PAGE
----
Fraternity, Preservation, and Good Humor

The Saint Nicholas Society of the City of New York was founded by author and diplomat Washington Irving and others as an organization to commemorate the history and heritage of New York, and to promote good fellowship among members. The first meeting of the Society was a dinner held on February 14, 1835, at Washington Hall, a popular dining and meeting locale at the southeast corner of Broadway and Reade Street. At that first meeting, 31 gentlemen signed the Society’s constitution. On February 28, the first members were elected; a total of 275.

At that time, there were (as there still are) several societies named after national patron saints, such as Saint Andrew (Scottish), Saint David (Welsh), Saint George (English), and Saint Patrick (Irish). Washington Irving, the great humorist and chronicler of the Hudson Valley, and author of such immortal tales as Rip Van Winkle and The Legend of Sleepy Hollow (as well as of many other works), conceived the Saint Nicholas Society as a somewhat humorous counterpart to the celebration of national origins by such organizations. Also, the New England Society in the City of New York had been recently established in 1805 to promote awareness of New England history and traditions, and many New Yorkers felt that they should, in friendly rivalry, assert their own cultural claims. A spirit of fun, suggested by the jolly character of Saint Nick himself, remains characteristic of the Society. Nevertheless, there was a serious component in the founders’ organized attempt to recognize the distinctive history and character of New York, especially at a time when the city was becoming a major national and international center of commerce, finance, and arts and letters.

Founding Membership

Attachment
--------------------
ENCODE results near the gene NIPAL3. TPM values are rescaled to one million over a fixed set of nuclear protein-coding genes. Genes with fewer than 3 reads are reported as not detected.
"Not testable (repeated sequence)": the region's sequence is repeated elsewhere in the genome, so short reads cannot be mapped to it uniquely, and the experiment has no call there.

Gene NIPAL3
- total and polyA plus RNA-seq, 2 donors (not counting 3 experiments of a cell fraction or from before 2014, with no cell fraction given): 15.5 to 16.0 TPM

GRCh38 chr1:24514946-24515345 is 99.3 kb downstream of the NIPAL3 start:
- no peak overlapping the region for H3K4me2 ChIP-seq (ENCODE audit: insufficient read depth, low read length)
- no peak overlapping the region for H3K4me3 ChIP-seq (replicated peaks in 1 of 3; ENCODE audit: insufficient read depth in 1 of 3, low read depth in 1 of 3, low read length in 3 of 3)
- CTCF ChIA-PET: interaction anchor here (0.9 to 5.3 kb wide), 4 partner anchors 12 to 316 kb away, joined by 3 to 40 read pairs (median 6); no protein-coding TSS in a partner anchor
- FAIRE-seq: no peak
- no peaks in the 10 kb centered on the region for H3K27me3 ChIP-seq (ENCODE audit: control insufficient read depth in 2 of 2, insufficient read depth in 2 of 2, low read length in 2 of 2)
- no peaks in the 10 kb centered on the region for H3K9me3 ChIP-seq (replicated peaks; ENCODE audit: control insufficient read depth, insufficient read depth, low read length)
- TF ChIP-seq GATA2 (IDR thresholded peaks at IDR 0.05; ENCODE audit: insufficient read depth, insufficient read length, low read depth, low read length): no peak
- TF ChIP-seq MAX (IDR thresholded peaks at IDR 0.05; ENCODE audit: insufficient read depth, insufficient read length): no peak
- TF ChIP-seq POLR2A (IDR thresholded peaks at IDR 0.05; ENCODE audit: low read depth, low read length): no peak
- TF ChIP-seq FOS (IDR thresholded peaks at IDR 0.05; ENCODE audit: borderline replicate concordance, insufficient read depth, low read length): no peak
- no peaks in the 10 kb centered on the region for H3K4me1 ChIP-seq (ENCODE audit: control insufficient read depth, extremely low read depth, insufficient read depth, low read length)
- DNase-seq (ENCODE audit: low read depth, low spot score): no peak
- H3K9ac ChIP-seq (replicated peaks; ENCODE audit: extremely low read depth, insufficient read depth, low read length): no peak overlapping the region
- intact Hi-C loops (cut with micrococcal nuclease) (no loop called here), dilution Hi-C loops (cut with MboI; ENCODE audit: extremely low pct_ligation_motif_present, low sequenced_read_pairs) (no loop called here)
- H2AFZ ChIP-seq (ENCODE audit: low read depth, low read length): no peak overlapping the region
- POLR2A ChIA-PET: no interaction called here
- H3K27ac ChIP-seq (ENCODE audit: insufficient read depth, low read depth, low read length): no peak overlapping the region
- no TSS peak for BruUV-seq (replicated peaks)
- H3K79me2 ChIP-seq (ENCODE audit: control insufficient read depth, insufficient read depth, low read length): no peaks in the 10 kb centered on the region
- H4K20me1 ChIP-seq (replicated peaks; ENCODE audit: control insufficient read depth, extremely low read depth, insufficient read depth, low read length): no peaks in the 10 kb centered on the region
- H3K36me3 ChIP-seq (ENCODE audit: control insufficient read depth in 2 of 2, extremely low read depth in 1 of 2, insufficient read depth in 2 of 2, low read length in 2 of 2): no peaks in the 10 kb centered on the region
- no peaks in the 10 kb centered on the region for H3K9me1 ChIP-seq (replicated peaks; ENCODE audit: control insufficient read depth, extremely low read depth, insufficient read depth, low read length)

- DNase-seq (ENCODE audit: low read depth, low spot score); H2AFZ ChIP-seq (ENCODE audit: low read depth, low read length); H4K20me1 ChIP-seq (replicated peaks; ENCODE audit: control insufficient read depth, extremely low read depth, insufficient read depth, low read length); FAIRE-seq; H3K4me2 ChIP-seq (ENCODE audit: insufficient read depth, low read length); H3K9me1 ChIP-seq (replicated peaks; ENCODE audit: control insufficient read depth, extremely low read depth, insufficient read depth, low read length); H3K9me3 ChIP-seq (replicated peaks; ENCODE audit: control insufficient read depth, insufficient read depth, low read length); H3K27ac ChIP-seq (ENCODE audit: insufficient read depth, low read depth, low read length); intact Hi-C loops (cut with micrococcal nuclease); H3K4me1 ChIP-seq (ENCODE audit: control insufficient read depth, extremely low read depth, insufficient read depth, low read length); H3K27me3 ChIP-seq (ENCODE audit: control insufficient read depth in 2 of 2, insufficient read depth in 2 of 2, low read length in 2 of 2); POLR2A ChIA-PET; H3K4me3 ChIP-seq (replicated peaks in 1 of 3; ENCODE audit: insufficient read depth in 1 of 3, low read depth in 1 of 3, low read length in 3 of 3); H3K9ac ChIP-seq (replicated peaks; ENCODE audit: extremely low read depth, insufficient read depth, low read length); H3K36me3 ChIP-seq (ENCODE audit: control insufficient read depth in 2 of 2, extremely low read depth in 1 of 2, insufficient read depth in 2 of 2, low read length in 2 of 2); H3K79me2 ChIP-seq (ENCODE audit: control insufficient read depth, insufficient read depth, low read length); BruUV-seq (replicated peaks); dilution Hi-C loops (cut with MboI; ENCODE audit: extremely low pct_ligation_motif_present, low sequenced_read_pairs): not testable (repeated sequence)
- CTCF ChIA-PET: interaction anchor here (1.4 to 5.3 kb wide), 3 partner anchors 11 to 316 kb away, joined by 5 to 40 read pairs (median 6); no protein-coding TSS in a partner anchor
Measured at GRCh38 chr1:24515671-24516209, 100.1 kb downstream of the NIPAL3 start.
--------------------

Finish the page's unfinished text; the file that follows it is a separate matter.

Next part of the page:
The original members of the Society were drawn from the same kinds of people as comprise today’s membership: writers, lawyers, merchants, bankers, and other professionals, active in the public life of the City. Membership was by invitation to persons whose family had lived in New York prior to 1785, just two years past the year of Irving’s birth. (Though Irving was born in Manhattan, his parents were British-born). From the beginning, members of the Society have come from many nationalities and ethnic groups, reflecting a diversity appropriate to the cosmopolitan city that New Amsterdam had been, and that New York was – and still is.

The common denominators of membership have always been enjoyment of cheerful social events, and interest in the interchange of ideas and points of view, in an entirely non-political, agreeable environment. Active members range in age from eighteen to one hundred-plus, all meeting together as equals.


The principal activities of the Saint Nicholas Society consist of several annual meetings, in October, February, and May. There is a dinner on, or near, the Feast of Saint Nicholas (December 6), and an annual ball at Easter called the Paas Ball (from Paas, the Dutch word for Easter). At the ball, members’ relatives or friends may make their debut. These events are typically held at a private club or hotel.

Other activities consist of outings to sites of historic interest, such as Washington Irving’s “Sunnyside” in Westchester County. Over the years, the Society has also issued a number of publications that include biographical sketches of early New Yorkers, and historical analyses of the Dutch and British colonial periods. In 1993, the Society published The Saint Nicholas Society: A 150 Year Record, containing essays about the Society, and a list of members from 1835 to date of publication.

From the founding of the Society through the 1950s, Society events were all-male. Today, guests at most meetings include both men and women. Often, there are remarks by a guest speaker on a topic of current or historical interest. Annual meetings are dedicated to presenting the Society’s Medal of Merit award and the Washington Irving Award for Literary Achievement. A recent Paas Festival was a benefit dinner dance that raised money for the preservation of the historic building of St. Mark’s Church-in-the-Bowery. Such events help the Society to fulfill its mission to preserve the historical heritage of New York.

The Society's history covers nearly 200 years of New York's existence. It's an important part of the City's cultural legacy.